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The Stereotypes, Identity and Belonging Lab at the University of Washington is now a member of the blogging community! We will be using Decoded as a forum for disseminating our research on women and computer science and discussing current issues related to the field of computer science including: women's involvement and how computer science is changing the way we live. We would love to hear your thoughts and comments on our posts.

Wednesday, February 6, 2013

No Girls Allowed: Do Masculine Cues Affect Women’s Interest?

 With the recent Super Bowl, one of the most watched TV events in a given year, we thought looking at commercials from Super Bowls past might give us a sense of what popular media might be saying to women about their potential in technology fields. In a commercial launched for the 2012 Super Bowl, Best Buy showcased 10 male innovators of well-known mobile device products. They introduced themselves as the creators of their respective inventions: Shazam, the in-phone camera, Instagram, and more. In the end, a woman introduces Best Buy as the place where all these inventions can be found.

Though the commercial succeeds in communicating the exciting breadth of developments coming forth from the mobile technology industry, could the commercial also be sending a more harmful message? Specifically, does the distinct absence of female innovators signal to women that they do not belong or would not excel in the technology field? The featured men are depicted as prominent innovators in the field, whereas in the video, the only women shown are in positions of service (i.e., flight attendant and sales person).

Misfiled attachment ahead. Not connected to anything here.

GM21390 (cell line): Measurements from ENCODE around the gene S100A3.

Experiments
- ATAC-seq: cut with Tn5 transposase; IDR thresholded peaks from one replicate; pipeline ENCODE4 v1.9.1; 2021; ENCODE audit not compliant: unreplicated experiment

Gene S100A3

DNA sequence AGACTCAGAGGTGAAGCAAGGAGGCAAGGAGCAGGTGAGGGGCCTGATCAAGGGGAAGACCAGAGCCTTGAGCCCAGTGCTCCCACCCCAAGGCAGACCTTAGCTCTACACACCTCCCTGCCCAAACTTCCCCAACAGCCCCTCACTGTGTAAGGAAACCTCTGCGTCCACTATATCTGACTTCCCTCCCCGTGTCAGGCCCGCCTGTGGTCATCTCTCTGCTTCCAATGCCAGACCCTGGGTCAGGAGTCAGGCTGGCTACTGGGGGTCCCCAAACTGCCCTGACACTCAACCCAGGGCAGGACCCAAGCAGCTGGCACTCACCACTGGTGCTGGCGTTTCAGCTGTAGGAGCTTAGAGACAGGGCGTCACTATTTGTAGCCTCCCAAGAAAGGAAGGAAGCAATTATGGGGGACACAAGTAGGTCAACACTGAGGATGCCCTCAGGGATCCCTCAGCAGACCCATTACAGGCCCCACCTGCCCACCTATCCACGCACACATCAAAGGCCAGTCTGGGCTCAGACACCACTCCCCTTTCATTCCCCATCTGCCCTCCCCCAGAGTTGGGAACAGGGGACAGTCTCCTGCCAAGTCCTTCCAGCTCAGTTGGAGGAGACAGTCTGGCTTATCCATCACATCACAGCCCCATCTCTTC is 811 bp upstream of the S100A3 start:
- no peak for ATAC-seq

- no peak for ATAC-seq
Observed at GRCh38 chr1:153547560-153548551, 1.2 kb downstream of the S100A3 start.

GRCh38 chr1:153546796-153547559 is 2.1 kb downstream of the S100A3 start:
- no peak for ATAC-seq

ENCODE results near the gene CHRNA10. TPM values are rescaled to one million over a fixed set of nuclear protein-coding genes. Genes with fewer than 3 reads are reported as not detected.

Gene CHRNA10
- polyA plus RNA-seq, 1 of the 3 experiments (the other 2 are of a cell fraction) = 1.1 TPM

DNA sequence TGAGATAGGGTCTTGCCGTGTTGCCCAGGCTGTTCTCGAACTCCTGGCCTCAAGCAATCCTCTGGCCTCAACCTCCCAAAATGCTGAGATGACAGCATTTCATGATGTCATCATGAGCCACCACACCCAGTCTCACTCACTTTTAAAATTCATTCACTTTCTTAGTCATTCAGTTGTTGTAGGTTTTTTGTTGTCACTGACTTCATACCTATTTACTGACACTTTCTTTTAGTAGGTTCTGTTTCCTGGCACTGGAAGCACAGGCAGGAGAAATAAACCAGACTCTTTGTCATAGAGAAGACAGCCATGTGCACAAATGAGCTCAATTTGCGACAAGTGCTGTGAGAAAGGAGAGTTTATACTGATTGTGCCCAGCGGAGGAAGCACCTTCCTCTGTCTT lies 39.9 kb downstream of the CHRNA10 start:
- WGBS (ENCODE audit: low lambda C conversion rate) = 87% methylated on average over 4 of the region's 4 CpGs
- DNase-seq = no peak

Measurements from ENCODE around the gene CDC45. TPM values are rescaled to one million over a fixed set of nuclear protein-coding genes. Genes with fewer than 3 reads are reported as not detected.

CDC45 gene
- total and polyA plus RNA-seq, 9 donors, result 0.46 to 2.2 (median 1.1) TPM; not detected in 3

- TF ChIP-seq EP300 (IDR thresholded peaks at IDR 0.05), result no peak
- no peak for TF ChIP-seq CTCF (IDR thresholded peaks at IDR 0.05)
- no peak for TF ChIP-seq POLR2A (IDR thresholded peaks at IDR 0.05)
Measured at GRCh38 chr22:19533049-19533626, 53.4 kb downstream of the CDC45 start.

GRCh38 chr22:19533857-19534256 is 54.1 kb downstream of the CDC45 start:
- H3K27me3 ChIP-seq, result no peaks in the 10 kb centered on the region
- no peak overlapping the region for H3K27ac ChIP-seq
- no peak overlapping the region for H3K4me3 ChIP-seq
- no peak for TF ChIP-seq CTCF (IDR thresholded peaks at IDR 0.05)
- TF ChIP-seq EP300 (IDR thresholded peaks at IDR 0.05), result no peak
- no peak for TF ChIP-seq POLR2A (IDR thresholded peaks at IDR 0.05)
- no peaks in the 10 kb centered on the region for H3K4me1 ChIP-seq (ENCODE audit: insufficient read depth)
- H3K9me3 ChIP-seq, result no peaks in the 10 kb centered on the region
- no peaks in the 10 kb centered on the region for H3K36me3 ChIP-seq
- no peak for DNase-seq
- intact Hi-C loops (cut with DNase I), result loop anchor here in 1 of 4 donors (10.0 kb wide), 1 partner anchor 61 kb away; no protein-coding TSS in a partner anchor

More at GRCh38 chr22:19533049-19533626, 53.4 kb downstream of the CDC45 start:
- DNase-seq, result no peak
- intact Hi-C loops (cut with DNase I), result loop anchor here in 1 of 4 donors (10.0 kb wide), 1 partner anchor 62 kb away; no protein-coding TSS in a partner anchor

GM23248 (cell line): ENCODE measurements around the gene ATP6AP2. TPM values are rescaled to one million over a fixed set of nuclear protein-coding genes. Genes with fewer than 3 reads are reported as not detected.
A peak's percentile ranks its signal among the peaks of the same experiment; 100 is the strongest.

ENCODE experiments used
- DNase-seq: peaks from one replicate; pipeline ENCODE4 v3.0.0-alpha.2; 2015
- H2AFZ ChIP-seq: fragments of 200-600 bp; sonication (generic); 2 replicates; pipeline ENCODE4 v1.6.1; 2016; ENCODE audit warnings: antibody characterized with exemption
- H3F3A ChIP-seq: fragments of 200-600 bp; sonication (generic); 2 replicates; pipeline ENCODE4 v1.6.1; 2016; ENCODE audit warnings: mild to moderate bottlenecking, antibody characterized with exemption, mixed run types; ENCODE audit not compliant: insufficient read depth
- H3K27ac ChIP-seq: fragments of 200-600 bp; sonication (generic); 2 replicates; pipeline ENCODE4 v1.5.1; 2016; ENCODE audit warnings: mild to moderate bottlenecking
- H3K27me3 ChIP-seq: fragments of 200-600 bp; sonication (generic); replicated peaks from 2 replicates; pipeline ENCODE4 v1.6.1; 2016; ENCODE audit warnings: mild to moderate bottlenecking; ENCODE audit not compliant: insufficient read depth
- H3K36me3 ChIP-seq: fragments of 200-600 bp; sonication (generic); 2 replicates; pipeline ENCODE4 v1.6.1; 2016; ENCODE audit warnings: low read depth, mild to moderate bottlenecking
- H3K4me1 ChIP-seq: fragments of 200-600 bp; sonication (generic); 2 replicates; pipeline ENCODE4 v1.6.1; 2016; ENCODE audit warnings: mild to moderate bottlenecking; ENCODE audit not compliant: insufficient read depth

Research conducted in the Stereotypes, Identity, and Belonging Lab has demonstrated that when people are assessing whether they would fit in a given context, they look to cues in the environment to gauge their sense of belonging. This commercial may act as an environmental cue, sending a message about the environment that women may encounter in the technology world—an environment in which only males are capable of innovation. These cues could perpetuate the underrepresentation of women in computer science by leading women to question their belonging in the field.

Women’s underrepresentation in leadership positions in technology and science has not gone unnoticed; many groups are working on projects to provide women with more information about the prevalence of women in science. In October of 2012 the Royal Society held an edit-a-thon of Wikipedia pages in order to increase awareness of women’s contributions to science throughout history (the story was covered by BBC News). Also, the Victorian ICT for Women Network asked successful women who work in technology fields to send photos with their name and position to be showcased at an event called GoGirl, Go for IT this past June. The event was meant to help recruit female high school students into IT majors. By emphasizing women’s role and representation in science and technology, these groups are providing counter-stereotypical information to women about their representation in science.

So what do you think? Might the Best Buy commercial influence women’s sense of belonging in technology?  Do you think programs like the edit-a-thon and Go Girl Go for IT will encourage women to join the sciences? Or do you think it might remind women that they are underrepresented and deter them even more?

Posted by: Amanda


  1. GREAT post, Amanda! Well written and RIGHT on! These subtle hits against women continue to deter women to go where they are seemingly not welcome. It is infuriating. Go, Amanda. Let's break this barrier, too. Nice work.

  2. The ratio of women to men in Computer science isn't nearly as bad as men to women in nursing...

    Perhaps the discrimination against men is worse in trying to become a nurse?

    1. Let's not point fingers here; we should focus on the solution rather than squabble over who has it worse.

      The real problem is gender roles are still pervasive elements of our culture, and yet the popular perception is that the women's rights movement -achieved- gender equality years ago. How do you fix something few are willing to ponder long enough to realize that it's broken?